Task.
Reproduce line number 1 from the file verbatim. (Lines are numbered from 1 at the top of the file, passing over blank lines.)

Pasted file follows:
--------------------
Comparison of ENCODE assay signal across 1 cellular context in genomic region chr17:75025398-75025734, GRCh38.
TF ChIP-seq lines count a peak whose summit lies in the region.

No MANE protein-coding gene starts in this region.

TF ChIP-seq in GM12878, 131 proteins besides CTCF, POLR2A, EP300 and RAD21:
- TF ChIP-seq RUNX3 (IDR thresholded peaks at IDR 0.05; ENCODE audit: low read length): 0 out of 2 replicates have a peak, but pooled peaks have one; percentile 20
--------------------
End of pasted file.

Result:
Comparison of ENCODE assay signal across 1 cellular context in genomic region chr17:75025398-75025734, GRCh38.